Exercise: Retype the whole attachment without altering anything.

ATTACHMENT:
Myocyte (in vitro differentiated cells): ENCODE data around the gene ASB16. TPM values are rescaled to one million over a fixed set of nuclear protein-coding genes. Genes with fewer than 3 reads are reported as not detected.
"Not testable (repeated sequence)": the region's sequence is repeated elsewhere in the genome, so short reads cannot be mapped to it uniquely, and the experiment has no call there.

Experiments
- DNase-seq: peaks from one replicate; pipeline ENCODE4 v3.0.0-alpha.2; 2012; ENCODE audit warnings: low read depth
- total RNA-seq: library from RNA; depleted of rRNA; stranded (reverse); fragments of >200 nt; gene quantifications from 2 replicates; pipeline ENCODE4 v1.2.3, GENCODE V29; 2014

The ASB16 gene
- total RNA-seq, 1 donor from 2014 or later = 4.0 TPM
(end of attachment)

Myocyte (in vitro differentiated cells): ENCODE data around the gene ASB16. TPM values are rescaled to one million over a fixed set of nuclear protein-coding genes. Genes with fewer than 3 reads are reported as not detected.
"Not testable (repeated sequence)": the region's sequence is repeated elsewhere in the genome, so short reads cannot be mapped to it uniquely, and the experiment has no call there.

Experiments
- DNase-seq: peaks from one replicate; pipeline ENCODE4 v3.0.0-alpha.2; 2012; ENCODE audit warnings: low read depth
- total RNA-seq: library from RNA; depleted of rRNA; stranded (reverse); fragments of >200 nt; gene quantifications from 2 replicates; pipeline ENCODE4 v1.2.3, GENCODE V29; 2014

The ASB16 gene
- total RNA-seq, 1 donor from 2014 or later = 4.0 TPM